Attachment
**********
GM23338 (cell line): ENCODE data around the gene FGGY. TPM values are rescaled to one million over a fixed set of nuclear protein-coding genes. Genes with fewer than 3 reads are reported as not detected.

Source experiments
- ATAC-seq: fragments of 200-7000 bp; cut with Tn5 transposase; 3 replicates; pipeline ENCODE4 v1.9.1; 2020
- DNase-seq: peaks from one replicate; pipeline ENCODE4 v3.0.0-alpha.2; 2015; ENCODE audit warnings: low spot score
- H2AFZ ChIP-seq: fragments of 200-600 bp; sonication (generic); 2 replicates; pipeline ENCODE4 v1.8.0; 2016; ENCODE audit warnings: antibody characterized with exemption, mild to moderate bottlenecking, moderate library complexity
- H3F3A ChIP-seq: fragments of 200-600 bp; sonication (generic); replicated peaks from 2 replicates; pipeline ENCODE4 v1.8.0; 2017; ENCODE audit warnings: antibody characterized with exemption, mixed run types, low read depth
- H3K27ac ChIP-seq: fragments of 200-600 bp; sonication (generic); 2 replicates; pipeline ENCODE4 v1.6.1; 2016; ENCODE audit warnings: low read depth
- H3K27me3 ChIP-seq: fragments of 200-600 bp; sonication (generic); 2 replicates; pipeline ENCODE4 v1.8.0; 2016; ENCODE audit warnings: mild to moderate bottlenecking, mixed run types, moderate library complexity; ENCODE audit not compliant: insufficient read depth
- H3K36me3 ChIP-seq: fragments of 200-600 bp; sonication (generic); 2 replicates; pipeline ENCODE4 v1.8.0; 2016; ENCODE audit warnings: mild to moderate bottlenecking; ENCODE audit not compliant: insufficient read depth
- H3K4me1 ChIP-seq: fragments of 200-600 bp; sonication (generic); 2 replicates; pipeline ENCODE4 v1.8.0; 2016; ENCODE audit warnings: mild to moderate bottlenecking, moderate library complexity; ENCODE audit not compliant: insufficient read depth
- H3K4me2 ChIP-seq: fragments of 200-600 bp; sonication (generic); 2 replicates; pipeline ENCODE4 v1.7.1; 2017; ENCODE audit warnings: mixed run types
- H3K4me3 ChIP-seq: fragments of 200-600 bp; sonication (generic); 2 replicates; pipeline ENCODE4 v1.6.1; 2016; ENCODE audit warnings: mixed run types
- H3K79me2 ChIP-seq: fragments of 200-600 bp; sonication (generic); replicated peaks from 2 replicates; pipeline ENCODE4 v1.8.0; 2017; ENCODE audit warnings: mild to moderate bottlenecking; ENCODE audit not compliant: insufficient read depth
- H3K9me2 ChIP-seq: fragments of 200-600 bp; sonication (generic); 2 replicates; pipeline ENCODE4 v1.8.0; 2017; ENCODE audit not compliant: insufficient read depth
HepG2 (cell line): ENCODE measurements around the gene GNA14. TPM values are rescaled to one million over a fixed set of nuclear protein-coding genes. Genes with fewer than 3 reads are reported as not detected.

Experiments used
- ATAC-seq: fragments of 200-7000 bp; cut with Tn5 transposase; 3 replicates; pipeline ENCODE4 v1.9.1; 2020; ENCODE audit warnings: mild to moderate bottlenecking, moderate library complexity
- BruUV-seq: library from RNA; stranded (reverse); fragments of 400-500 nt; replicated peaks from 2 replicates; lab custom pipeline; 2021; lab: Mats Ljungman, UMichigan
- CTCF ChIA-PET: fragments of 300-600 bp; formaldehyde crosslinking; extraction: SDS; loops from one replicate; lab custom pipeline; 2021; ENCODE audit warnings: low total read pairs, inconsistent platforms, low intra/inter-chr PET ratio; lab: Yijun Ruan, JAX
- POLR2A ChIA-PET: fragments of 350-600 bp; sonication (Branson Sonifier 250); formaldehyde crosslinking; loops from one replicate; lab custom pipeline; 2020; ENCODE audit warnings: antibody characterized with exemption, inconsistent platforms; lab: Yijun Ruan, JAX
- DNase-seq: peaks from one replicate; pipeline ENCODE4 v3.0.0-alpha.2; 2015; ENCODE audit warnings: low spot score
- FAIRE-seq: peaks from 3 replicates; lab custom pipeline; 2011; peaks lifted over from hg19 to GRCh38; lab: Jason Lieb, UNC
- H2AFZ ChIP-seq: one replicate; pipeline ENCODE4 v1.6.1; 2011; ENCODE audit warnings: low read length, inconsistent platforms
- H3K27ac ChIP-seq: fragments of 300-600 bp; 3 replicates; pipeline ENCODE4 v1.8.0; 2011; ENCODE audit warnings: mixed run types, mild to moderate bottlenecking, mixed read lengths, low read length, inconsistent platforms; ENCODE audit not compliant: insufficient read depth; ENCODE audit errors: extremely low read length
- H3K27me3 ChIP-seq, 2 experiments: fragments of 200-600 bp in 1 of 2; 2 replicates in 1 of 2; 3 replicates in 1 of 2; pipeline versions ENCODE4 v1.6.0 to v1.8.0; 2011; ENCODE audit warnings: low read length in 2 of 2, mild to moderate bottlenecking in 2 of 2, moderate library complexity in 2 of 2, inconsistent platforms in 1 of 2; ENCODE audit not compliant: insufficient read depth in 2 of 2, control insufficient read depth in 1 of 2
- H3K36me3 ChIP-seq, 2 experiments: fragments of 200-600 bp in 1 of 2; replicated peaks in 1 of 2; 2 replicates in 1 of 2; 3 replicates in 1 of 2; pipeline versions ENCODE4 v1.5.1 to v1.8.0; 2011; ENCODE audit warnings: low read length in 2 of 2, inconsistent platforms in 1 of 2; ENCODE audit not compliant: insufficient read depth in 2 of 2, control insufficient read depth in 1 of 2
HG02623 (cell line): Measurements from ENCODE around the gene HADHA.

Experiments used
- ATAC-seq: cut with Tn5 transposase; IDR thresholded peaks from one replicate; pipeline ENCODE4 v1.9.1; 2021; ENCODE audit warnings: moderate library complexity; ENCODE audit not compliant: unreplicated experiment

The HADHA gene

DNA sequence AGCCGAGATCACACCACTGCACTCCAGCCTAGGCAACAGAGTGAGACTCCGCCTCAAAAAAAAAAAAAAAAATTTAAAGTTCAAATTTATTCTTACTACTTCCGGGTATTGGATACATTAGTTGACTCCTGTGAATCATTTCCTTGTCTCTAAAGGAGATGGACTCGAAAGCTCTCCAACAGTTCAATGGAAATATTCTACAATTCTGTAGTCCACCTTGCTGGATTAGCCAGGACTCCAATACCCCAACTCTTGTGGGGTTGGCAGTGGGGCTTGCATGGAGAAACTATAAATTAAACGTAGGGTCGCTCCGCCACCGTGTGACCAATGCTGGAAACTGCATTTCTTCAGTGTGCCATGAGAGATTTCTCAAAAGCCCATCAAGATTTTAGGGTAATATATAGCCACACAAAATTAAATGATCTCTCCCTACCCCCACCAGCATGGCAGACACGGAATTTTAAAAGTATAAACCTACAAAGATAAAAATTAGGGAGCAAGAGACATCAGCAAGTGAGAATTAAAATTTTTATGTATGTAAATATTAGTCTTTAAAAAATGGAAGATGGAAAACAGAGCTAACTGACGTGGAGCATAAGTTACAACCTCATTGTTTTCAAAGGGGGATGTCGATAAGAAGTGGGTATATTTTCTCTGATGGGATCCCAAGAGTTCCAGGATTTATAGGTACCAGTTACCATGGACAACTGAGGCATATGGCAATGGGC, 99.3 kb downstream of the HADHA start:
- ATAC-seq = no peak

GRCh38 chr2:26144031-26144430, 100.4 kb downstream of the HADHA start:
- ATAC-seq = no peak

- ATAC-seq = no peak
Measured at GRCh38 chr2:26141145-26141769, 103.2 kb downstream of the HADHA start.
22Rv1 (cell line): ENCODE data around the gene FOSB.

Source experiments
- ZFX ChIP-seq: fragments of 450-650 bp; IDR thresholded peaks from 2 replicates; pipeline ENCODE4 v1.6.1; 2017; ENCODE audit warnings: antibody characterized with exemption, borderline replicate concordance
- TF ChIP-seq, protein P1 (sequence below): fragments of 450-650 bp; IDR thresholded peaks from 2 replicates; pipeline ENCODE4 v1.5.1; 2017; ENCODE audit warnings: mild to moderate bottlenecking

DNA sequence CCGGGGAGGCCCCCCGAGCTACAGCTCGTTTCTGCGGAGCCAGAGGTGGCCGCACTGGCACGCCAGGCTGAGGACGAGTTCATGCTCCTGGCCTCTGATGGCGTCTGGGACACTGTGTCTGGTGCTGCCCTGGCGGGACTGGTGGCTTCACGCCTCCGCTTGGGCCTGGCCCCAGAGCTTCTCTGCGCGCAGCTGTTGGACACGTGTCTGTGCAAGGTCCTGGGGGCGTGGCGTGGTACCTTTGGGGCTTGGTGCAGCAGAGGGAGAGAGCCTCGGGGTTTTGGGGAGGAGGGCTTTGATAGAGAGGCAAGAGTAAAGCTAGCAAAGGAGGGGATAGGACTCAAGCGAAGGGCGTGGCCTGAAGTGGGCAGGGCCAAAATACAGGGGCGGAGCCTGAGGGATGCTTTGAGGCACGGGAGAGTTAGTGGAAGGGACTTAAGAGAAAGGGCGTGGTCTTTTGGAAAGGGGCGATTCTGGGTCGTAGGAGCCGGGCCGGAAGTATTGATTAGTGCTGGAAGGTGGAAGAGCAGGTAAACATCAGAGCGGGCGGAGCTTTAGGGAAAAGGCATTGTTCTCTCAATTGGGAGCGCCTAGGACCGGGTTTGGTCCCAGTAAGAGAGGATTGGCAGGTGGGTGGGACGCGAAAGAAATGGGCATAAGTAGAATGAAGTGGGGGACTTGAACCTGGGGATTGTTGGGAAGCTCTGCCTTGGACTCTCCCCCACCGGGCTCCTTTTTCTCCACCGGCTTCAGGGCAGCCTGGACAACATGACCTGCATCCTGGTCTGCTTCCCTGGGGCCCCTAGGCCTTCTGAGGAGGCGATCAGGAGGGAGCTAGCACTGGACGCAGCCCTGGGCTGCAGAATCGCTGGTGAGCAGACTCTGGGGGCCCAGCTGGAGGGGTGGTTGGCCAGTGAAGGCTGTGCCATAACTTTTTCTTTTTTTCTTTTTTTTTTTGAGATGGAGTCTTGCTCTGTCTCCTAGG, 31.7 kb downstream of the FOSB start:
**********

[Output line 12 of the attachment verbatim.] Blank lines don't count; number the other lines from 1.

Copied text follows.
- H3K4me3 ChIP-seq: fragments of 200-600 bp; sonication (generic); 2 replicates; pipeline ENCODE4 v1.6.1; 2016; ENCODE audit warnings: mixed run types